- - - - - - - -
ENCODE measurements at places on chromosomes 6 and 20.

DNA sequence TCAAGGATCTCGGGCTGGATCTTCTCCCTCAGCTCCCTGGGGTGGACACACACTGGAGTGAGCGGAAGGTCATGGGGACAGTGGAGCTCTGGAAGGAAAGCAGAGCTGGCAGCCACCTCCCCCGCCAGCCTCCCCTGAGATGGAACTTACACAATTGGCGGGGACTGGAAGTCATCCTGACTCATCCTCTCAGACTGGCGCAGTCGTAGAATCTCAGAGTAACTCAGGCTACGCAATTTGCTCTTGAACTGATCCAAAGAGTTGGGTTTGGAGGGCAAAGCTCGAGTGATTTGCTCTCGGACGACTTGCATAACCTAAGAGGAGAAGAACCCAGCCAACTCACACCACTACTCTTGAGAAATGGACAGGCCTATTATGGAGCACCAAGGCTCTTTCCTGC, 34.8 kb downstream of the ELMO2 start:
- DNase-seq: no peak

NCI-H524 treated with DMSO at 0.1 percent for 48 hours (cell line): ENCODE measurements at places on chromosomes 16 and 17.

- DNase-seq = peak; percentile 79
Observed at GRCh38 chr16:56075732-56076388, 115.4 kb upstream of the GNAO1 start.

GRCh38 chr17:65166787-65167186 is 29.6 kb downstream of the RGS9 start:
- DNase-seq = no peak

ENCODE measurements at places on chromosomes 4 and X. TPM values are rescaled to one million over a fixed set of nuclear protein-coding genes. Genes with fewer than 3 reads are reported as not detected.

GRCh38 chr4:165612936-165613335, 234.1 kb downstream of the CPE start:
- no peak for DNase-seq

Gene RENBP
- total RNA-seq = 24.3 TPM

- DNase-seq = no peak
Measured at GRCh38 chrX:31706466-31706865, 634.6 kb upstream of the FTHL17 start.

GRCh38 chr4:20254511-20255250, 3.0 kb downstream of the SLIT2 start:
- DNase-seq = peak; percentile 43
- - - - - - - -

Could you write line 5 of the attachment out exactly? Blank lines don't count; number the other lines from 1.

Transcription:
- DNase-seq = peak; percentile 79